Working closely with special agents in the FBI and Drug Enforcement Administration, he was assigned to the FDA’s Office of Criminal Investigations to prosecute significant criminal and civil violations and cases of fraud. He saw how fraud, bad ethics and incidents such as contaminated food, poorly implanted medical devices and unsafe drugs, were killing or harming consumers. After five years, he decided to take what he learned and go in-house for a pharmaceutical company.
“Working at the FDA helped me learn the agency inside and out, including how it navigates regulations and approves drugs,” Johnson says. “I didn’t have a science or medical background, so I had to learn as I went.”
In 1998, he joined Allergan Inc., a pharmaceutical manufacturer, as vice president and assistant general counsel. In his nearly 10 years there, he worked on regulatory and compliance issues for many drugs, including Botox, which Allergan discovered. He says the FDA was resistant to approve it as a cosmetic drug because it had originally been approved as a strictly medical use drug for orphan diseases. He says his deep knowledge of the organization allowed him to navigate regulations and help gain approval in 2002.
After leaving Allergan at the start of 2008, Johnson spent a few years consulting and then became assistant general counsel at Beckman Coulter Inc., a biomedical testing manufacturer in California. He was then approached by a former Allergan colleague about being a consultant for Zogenix, which he did for a few years before joining full time in 2014.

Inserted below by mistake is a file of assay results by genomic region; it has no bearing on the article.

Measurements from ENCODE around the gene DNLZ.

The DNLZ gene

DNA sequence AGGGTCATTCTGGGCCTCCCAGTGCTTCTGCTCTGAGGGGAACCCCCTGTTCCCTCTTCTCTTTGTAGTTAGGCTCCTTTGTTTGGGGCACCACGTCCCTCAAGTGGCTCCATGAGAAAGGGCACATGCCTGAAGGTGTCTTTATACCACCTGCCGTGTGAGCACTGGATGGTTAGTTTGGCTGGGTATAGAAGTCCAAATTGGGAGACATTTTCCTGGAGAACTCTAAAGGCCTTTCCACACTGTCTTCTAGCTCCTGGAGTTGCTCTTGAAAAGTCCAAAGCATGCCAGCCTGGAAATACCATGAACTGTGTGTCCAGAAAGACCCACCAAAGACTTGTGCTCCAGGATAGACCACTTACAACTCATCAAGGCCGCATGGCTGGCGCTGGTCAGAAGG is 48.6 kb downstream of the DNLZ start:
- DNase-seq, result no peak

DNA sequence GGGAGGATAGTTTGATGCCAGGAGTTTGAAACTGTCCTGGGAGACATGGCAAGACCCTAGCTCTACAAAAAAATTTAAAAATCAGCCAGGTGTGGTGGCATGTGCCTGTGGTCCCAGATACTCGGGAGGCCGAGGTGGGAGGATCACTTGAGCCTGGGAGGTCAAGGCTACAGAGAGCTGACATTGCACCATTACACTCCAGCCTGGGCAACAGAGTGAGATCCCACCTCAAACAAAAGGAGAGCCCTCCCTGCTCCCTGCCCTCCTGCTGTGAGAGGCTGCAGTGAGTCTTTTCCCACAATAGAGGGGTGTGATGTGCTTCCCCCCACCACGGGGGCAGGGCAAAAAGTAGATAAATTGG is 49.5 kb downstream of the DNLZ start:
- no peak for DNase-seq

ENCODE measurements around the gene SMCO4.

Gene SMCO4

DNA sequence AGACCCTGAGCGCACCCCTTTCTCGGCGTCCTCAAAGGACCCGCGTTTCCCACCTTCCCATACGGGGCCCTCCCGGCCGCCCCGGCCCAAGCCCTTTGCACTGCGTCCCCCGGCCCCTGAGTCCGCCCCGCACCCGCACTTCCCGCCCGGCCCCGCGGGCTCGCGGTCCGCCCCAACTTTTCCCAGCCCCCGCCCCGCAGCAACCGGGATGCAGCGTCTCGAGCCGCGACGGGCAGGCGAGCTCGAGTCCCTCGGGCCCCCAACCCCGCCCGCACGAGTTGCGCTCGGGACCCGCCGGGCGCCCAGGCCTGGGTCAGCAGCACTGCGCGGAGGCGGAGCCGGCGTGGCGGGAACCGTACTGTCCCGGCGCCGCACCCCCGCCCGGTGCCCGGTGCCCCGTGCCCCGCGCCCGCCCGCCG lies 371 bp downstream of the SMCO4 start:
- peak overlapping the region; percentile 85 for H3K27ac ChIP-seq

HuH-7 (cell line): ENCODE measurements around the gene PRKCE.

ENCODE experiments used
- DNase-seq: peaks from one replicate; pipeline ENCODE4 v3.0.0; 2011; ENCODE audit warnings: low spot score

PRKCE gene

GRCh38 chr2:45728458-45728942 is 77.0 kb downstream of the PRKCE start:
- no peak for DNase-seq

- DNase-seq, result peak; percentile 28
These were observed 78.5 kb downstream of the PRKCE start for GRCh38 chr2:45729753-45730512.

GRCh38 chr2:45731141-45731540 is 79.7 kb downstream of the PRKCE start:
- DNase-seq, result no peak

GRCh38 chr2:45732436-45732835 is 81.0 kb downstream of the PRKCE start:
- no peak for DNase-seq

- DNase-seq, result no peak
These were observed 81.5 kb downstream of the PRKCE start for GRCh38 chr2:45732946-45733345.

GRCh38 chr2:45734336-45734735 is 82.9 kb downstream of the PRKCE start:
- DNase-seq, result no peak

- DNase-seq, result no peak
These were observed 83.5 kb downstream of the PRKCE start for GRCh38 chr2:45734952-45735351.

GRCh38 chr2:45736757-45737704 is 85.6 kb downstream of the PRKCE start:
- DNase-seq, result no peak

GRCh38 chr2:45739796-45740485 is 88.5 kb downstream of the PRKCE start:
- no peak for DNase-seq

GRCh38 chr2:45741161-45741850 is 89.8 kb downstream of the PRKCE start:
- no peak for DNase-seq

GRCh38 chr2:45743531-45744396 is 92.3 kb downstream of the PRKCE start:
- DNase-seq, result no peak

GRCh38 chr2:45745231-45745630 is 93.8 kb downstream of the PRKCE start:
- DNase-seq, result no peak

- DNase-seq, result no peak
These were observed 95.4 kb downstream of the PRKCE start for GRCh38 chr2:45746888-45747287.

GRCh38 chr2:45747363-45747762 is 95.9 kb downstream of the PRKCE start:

He started as the company’s first legal counsel and compliance officer and created policies and guidelines for the sales team and medical affairs group to protect the company from risk and investigations. As he worked with the regulatory team to gain FDA approvals on Zogenix drugs, he was able to build up the legal department.
“You need to collect teammates who can work well together and who have different areas of expertise,” Johnson says. “As much as lawyers think we know it all, we don’t. I like learning what I don’t know, especially from my legal and compliance colleagues.”
While his colleagues inspire him, much of Johnson’s drive in life comes from outside of work. His three adult kids—Zack, Clara and Natalie—energize him, as do his athletic endeavors. Growing up, he played hockey and rugby, and now is passionate about running, hiking and biking. He’s completed over 50 races, including half marathons and century bike rides for charity, and hopes to soon add a full marathon to his list of accomplishments.
Work has still been plenty exciting, though, he says. In March 2022, Zogenix was acquired by UCB, a global biopharmaceutical company. Johnson stayed on through the integration and left the company in late spring.
“What I really enjoyed about Zogenix is how small and collegial it was and how close the team became over the years,” he says. “But I’m excited the company I so long helped grow in the industry is now in good hands with UCB, who will build on what we have established.”
View this feature in the Vanguard Summer III 2022 Edition here.